Questions about the Gold Award and sustainability? Email highestawards@gscolorado.org

Girl Scout goes for Gold and BEYOND

Submitted by Molly McPherson, 2017 Gold Award Girl Scout

Durango

Southwestern Colorado

I am excited to share where my Gold Award project, “Saving the World One Bottle at a Time,” has taken me. I was contacted by Polar Bottle and they have recruited me as a brand ambassador. I am now sponsored by the company, and they have shared my information on their website, which is really cool and some extra good publicity.  Here’s the link if you want to check it out: https://polarbottle.com/ambassador/molly-mcpherson-insulated-water-bottle-ambassador/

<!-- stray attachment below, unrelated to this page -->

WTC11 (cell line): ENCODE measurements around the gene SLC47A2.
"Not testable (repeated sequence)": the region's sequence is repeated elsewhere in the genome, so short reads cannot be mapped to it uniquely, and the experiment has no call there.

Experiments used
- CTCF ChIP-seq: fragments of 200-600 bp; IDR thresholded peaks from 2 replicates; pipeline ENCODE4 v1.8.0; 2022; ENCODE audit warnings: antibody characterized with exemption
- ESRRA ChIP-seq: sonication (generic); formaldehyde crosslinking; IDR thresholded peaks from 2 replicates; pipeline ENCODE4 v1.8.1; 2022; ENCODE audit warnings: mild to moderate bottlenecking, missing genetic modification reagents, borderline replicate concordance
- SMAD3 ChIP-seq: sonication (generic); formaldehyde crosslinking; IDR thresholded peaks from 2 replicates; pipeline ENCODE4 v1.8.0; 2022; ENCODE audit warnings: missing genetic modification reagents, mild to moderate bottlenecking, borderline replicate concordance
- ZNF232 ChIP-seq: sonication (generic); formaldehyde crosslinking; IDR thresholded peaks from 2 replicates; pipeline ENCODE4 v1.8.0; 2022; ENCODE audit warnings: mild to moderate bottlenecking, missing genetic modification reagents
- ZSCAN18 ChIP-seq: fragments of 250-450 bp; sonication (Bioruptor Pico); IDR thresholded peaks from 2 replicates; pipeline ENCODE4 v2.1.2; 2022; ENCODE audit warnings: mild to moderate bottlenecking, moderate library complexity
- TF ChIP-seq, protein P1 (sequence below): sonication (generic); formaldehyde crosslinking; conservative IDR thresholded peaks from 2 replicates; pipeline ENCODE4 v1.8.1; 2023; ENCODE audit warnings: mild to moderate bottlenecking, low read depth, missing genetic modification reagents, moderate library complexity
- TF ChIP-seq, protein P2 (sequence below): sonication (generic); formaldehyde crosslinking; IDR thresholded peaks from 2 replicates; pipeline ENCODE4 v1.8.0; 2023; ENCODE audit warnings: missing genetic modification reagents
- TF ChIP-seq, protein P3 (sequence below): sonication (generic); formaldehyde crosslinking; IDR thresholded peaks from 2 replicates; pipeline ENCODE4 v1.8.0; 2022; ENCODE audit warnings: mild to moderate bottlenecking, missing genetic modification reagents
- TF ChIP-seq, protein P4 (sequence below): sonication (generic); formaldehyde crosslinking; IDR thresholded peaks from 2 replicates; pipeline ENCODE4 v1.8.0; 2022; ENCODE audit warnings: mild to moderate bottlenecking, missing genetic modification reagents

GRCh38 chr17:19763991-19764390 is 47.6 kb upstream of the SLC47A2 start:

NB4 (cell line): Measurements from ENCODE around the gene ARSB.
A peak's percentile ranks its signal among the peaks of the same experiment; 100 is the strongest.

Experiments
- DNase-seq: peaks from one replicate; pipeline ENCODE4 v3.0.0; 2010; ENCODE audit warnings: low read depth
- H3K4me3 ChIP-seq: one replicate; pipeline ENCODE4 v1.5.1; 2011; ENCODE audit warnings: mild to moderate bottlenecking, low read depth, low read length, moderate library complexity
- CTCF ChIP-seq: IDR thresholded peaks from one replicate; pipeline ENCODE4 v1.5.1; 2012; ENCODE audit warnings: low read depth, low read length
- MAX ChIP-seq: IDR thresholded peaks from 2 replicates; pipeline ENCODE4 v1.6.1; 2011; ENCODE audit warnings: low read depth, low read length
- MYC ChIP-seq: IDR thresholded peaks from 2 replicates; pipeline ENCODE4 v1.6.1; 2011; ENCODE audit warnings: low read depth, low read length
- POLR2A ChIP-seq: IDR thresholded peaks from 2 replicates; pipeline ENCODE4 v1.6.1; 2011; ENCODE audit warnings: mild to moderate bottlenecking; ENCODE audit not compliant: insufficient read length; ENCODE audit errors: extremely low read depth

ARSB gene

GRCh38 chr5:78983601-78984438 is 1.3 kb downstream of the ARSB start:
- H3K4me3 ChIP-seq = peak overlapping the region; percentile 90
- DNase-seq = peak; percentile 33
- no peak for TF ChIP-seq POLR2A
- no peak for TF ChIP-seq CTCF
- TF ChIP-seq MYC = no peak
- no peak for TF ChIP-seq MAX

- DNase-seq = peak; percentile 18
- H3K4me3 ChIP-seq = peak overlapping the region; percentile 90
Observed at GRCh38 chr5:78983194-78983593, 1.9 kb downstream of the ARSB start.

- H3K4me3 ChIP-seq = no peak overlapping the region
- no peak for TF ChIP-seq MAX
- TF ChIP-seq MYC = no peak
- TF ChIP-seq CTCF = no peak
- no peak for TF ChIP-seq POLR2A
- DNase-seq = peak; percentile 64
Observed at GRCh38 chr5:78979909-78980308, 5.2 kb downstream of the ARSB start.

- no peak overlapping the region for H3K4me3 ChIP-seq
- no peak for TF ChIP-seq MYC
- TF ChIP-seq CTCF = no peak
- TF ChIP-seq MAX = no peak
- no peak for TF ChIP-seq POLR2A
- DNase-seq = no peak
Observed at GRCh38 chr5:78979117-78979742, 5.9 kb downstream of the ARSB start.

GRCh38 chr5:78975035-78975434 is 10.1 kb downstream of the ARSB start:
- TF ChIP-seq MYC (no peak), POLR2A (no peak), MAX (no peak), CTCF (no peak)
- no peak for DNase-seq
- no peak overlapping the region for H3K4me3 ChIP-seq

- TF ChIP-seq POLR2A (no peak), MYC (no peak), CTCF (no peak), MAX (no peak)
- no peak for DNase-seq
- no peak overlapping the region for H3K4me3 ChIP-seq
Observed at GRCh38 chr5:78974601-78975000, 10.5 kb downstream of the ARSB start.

Secondly, I finished the video that I was planning to make! It took a considerable amount of time, planning, and energy. I have had fairly good success with the promotion of it!  Here is the link for it on YouTube: https://www.youtube.com/watch?v=Pv9Pow5mXKE&t

I am now living in Durango, and going to school at Fort Lewis College, but I am hoping to do more presentations about the harmful effects of plastic bottles, as well as team up with our environmental center and do some more projects! I am looking forward to where this project will be taking me, and I will keep you updated with the success of it!

This story was submitted using the Share Your Stories form. You can share your Girl Scout moments too.

Girl Scout Junior troop takes on Kids Zone at Denver American Indian Festival in Thornton

Submitted by Susanne Wallach

Metro Denver

Westminster

This year’s Kids Zone is gearing up for another year of family fun.  There will be a variety of crafts for ages that are focused on nature and American Indian culture.